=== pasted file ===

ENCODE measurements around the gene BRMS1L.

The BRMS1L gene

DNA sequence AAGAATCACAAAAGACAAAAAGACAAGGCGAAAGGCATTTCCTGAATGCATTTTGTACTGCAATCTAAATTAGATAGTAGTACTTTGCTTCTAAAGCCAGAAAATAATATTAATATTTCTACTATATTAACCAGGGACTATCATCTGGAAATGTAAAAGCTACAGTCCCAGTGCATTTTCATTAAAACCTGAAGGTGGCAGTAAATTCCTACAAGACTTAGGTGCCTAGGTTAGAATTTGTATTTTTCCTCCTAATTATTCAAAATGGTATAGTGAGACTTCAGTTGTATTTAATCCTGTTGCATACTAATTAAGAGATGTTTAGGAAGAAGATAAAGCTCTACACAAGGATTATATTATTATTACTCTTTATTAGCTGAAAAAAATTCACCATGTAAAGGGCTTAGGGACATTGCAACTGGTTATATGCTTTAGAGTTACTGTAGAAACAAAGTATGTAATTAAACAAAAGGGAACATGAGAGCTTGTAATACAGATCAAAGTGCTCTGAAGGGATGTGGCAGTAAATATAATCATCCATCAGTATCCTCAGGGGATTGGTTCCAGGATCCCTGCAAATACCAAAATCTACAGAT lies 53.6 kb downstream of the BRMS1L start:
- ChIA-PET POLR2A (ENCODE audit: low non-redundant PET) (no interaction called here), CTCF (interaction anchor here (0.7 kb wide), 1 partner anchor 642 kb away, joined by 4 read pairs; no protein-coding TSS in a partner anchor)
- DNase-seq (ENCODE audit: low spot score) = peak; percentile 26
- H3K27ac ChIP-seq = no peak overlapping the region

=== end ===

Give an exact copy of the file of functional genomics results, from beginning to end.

ENCODE measurements around the gene BRMS1L.

The BRMS1L gene

DNA sequence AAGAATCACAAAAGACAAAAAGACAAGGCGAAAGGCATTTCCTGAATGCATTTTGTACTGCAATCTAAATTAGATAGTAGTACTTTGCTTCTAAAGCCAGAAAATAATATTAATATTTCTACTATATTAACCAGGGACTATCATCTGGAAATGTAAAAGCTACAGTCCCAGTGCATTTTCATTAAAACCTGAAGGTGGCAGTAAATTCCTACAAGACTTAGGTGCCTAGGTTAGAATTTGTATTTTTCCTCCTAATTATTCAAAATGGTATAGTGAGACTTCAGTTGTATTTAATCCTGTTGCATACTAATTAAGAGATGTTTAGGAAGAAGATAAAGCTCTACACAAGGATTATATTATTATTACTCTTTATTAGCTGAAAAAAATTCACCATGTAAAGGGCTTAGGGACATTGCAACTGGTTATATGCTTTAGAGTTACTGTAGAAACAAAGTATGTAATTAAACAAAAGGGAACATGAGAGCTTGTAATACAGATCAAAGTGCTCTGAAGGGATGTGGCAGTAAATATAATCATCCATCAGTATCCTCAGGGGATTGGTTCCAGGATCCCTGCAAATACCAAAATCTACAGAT lies 53.6 kb downstream of the BRMS1L start:
- ChIA-PET POLR2A (ENCODE audit: low non-redundant PET) (no interaction called here), CTCF (interaction anchor here (0.7 kb wide), 1 partner anchor 642 kb away, joined by 4 read pairs; no protein-coding TSS in a partner anchor)
- DNase-seq (ENCODE audit: low spot score) = peak; percentile 26
- H3K27ac ChIP-seq = no peak overlapping the region